Markets tumble on COVID-19 fears


TSX in a tailspin: The benchmark S&P/TSX Composite Index fell over 700 points at one point on Friday, the worst intra-day drop since 2015, amid concerns about COVID-19’s effect on the global economy. Markets recovered slightly after the U.S. Federal Reserve signalled it would cut interest rates if needed. At market close, the index was at 16,263, a 2.72 per cent drop. 

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Worst week since 2008: Equities have shed a tenth of their value this week, their worst since the 2008 financial crisis. The Dow dropped 1,191 points Thursday, the worst one-day drop in history, and has already fallen another 357 points as of market close Friday. 

Tech hit hard: U.S. stocks including Alphabet, Apple and Microsoft have plunged this week. The last two firms have warned they won’t meet earnings targets as a result of COVID-19. Microsoft has already lost US$232 billion in market cap in the past seven days. The tech-dominated Nasdaq dropped precipitously before climbing in late afternoon to end the day with a 0.01 per cent increase. 

Canadian tech is no exception: The S&P/TSX Capped Information Technology Index, which tracks 16 of the country’s largest tech firms including Shopify, Lightspeed and BlackBerry, dropped over four per cent before ending the day with a 1.1 per cent increase. 

Worse than SARS: Canadian supply chains are more vulnerable to COVID-19 than they were to SARS. According to a new report from RBC, about 10 per cent of unfinished products used in Canadian final goods come from China, where manufacturing has quadrupled since the SARS outbreak. Canadian firms reliant on that output are struggling. The stock of car-parts maker Magna International, which employs 18,750 in China, has dropped about 14 per cent from a high on February 20. Canada Goose and Gildan Activewear, which rely on China for sales and manufacturing, respectively, have both dropped significantly this week.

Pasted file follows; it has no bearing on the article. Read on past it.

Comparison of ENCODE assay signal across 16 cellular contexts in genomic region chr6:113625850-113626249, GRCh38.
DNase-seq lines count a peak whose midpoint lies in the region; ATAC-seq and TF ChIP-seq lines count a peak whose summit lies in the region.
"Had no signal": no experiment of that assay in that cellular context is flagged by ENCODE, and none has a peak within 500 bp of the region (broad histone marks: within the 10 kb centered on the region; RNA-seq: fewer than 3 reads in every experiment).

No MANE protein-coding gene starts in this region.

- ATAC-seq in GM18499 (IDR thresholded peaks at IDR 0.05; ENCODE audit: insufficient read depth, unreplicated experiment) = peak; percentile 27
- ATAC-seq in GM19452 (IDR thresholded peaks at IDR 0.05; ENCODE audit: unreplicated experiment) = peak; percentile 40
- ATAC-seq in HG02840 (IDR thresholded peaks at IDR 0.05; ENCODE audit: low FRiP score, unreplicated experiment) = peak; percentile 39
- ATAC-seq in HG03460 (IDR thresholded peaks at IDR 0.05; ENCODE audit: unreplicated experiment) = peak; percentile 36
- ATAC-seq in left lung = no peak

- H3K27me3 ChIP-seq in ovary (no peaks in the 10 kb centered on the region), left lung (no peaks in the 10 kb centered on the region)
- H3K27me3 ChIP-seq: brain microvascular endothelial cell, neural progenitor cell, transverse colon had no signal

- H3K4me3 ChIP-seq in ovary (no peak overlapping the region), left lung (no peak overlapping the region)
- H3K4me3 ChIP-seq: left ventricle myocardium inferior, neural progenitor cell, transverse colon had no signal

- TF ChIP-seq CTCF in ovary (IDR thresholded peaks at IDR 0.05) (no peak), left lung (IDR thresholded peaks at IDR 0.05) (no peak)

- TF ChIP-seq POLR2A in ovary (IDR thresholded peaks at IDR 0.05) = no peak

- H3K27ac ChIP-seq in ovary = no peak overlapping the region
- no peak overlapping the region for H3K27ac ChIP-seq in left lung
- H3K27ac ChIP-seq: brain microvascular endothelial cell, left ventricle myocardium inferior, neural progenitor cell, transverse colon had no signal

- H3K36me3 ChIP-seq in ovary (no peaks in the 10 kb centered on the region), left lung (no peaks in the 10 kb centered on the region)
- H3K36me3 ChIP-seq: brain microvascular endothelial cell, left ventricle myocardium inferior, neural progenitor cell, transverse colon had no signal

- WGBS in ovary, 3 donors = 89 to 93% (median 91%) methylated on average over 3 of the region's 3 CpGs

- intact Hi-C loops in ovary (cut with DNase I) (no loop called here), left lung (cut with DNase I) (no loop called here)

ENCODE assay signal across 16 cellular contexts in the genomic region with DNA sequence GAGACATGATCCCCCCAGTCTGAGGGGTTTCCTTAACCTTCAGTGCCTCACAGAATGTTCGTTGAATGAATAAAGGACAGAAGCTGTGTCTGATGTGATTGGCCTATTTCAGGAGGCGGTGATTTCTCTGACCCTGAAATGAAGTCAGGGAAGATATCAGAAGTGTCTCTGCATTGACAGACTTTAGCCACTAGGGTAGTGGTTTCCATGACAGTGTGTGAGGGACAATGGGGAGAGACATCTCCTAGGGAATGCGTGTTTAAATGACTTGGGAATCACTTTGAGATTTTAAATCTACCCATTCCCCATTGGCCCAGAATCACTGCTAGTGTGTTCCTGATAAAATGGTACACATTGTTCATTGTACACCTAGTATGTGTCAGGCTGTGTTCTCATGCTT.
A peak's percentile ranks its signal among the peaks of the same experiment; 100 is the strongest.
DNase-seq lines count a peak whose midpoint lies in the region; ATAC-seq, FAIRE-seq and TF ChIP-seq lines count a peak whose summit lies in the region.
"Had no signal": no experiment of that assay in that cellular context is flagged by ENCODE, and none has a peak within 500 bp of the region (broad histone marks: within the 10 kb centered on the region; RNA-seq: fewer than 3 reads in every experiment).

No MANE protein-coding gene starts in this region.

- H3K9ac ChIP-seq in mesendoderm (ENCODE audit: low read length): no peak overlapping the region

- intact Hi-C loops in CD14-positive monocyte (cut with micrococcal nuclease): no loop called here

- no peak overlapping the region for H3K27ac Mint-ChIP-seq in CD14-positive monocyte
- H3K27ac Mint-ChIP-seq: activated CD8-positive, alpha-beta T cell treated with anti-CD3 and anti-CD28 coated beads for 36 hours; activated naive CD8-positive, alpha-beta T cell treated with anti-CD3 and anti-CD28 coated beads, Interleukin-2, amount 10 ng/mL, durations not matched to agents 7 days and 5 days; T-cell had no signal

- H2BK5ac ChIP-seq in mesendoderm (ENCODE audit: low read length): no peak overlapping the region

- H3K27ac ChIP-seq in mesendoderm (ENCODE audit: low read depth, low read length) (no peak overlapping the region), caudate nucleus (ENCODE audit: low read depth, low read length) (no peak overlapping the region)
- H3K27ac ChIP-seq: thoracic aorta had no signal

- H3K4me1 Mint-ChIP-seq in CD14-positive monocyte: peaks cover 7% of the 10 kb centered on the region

Smaller firms particularly at risk: Perrin Beatty, Canadian Chamber of Commerce president, said earlier this month that large Canadian businesses have learned lessons from SARS and diversified their supply chains, but that small- and medium-sized firms are at risk. Wuhan, which is under lockdown, is a centre for automotive production and also has factories for phones and television displays. 

Shopify cancels conference: The firm won’t host the in-person session of its Shopify Unite conference, which was scheduled to start on May 6 in Toronto. Last year, it hosted over 1,300 people from 50 countries. The move comes one day after Facebook cancelled its F8 conference. 

Exfo bucks trend: The Quebec-based tech firm, which offers auditing tools for fibre-optic service firms and has a factory in Shenzhen, is the only company on the S&P/TSX Capped Information Technology Index whose stock increased today. The firm was up 4.63 per cent at close. 

Bitcoin no safe haven: Bitcoin is down about 16 per cent since its peak on February 13, despite hopes from some that it would act as a counterweight to dropping fiat currencies. Investors turned to more traditional safe havens, including U.S. government bonds and the Japanese yen.

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